Now something I did not mention in the video relates to where this effect is and could be used. Funny thing is as I was running through my video before uploading it, my father walked in the room with a pamphlet. He opened up the leaflet and to my surprise there was a photo of a couple of people riding on a motor-scooter, with a similar zoom effect I showed off in the video. Neato! Indeed this effect is not one that I believe would work in many places, but it's a clever way to illustrate or add movement to a photograph, as well as to convey mood in some cases. Aside from two wheeled vehicles, I've also seen such shots with cars and aircraft, along with zoomed shots through sunlit forests. Flickr is a great site to conduct some searches to see what photographers are coming up with.
Another point I'd like to add is that if you're using a tripod for these type of shots, then you most certainly could use long exposures (e.g. several seconds or even minutes). In fact, click here for an example of such a photo. A solid tripod and steady hands could yield some very interesting outcomes. Imagine what a lengthy exposure of stars would look like while slowly zooming in or out. Without a tripod though, your images would turn out like some of mind did as I was out in my backyard snapping away taking shots for the episode - blurry. Simply said, we humans are just too wobbly.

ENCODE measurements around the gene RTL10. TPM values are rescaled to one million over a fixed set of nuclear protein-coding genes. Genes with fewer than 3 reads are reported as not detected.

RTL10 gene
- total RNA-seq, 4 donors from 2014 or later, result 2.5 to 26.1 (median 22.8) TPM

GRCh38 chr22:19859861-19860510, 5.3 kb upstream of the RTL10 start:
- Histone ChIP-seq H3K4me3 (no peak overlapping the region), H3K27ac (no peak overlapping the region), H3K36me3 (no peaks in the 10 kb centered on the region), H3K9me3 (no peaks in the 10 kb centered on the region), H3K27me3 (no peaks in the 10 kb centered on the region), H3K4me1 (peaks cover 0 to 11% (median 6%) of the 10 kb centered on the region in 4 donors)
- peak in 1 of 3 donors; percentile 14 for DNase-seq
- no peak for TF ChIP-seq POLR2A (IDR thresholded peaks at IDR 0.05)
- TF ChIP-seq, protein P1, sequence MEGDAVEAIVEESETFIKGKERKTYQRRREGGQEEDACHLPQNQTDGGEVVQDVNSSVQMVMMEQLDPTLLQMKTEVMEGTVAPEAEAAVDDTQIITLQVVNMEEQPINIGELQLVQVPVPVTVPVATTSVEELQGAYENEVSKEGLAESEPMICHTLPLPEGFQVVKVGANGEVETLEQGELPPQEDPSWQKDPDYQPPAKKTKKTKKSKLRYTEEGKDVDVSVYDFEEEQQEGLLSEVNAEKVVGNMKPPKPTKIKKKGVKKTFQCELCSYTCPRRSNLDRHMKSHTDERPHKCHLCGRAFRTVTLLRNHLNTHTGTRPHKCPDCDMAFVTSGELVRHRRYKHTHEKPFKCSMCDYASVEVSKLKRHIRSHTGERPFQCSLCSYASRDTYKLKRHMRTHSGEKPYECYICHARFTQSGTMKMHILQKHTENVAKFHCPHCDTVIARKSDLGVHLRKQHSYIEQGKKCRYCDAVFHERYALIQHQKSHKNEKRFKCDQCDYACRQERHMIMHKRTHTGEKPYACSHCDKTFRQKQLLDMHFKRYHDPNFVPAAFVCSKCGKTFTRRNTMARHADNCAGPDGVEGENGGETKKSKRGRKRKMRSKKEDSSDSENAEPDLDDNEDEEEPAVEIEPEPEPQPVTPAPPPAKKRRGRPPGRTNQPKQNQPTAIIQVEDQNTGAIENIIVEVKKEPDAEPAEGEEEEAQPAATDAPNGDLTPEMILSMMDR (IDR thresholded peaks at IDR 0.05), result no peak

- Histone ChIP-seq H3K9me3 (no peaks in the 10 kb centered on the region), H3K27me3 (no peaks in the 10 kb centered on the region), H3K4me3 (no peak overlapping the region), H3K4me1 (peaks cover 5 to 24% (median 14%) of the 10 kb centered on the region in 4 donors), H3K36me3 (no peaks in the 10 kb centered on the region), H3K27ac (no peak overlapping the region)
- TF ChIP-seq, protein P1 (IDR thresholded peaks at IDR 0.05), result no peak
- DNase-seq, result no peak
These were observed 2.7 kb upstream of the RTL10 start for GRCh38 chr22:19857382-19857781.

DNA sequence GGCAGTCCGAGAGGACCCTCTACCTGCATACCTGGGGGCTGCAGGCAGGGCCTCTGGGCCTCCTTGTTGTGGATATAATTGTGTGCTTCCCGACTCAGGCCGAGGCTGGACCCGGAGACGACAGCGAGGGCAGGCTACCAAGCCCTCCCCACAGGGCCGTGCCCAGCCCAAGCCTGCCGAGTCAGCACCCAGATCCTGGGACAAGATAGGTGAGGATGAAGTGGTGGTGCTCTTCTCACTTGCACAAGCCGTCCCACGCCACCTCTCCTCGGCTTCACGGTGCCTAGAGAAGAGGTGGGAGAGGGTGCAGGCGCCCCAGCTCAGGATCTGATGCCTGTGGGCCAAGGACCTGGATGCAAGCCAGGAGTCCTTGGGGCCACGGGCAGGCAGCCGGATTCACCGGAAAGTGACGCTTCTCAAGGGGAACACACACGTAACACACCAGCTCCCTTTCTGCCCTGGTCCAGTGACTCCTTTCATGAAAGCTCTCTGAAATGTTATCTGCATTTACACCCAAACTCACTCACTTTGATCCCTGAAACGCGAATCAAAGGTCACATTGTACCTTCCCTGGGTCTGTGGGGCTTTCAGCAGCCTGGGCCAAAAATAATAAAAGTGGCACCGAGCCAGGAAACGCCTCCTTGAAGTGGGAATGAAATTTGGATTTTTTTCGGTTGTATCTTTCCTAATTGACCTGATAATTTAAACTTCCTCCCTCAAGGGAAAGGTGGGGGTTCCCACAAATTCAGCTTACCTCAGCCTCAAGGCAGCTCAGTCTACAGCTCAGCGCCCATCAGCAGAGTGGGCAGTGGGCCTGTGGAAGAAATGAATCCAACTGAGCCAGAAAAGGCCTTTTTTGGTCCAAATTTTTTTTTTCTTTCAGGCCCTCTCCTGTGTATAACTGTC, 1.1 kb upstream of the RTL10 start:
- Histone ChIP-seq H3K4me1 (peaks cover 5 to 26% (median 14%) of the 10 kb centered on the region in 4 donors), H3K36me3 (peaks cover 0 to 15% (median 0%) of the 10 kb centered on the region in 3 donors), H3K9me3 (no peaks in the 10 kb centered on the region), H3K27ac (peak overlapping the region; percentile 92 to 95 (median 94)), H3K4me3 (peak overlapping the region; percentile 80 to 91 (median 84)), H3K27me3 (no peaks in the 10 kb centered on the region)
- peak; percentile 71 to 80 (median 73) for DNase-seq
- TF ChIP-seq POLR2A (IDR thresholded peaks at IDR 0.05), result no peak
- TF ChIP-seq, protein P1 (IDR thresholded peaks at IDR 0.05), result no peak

Lastly, my father had a really neat idea for a motioned zoom shot, and by that I mean a photo where you not only zoom, but also pan in a direction (like that pine tree photo in the video; also displayed below). My dad's idea was to rotate the camera around the optical axis of the lens while zooming. I love the idea, which would create an effect mimicking the radial blur filter in Photoshop, but we contemplated that it might be a bit difficult to produce. My dad mentioned rotating the camera, which might work if you had a lens with it's own mount. Then you could attach that mount onto a tripod (versus the camera to the tripod), and if the ring around the lens could be loosened enough to allow free rotation, then the trick might just work... I'll have to try that out someday soon!
To close off this post, here are some of the shots taken for the making of this episode, with links to their respective homes on Flickr where you can see them at a larger size. If you haven't already, please subscribe to my humble YouTube channel, and there are links to the side pointing to my pages on Facebook and Twitter. L8r!
This is the tree photo taken while both panning and zooming.